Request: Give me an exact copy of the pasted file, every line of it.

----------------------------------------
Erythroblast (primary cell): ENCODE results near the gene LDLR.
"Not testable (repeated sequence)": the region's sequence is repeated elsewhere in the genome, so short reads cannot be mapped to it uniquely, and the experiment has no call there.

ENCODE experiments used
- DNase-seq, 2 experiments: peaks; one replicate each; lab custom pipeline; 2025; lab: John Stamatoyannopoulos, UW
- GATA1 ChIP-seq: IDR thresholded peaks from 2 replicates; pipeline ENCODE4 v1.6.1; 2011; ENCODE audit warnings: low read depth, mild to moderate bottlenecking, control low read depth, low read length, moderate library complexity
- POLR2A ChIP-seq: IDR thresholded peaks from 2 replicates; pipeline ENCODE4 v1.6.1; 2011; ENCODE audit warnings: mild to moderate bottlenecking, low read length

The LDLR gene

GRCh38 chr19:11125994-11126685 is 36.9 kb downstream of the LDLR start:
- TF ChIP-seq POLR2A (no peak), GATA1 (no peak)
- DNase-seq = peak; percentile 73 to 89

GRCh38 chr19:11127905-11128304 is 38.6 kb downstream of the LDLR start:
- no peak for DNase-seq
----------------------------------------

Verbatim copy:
Erythroblast (primary cell): ENCODE results near the gene LDLR.
"Not testable (repeated sequence)": the region's sequence is repeated elsewhere in the genome, so short reads cannot be mapped to it uniquely, and the experiment has no call there.

ENCODE experiments used
- DNase-seq, 2 experiments: peaks; one replicate each; lab custom pipeline; 2025; lab: John Stamatoyannopoulos, UW
- GATA1 ChIP-seq: IDR thresholded peaks from 2 replicates; pipeline ENCODE4 v1.6.1; 2011; ENCODE audit warnings: low read depth, mild to moderate bottlenecking, control low read depth, low read length, moderate library complexity
- POLR2A ChIP-seq: IDR thresholded peaks from 2 replicates; pipeline ENCODE4 v1.6.1; 2011; ENCODE audit warnings: mild to moderate bottlenecking, low read length

The LDLR gene

GRCh38 chr19:11125994-11126685 is 36.9 kb downstream of the LDLR start:
- TF ChIP-seq POLR2A (no peak), GATA1 (no peak)
- DNase-seq = peak; percentile 73 to 89

GRCh38 chr19:11127905-11128304 is 38.6 kb downstream of the LDLR start:
- no peak for DNase-seq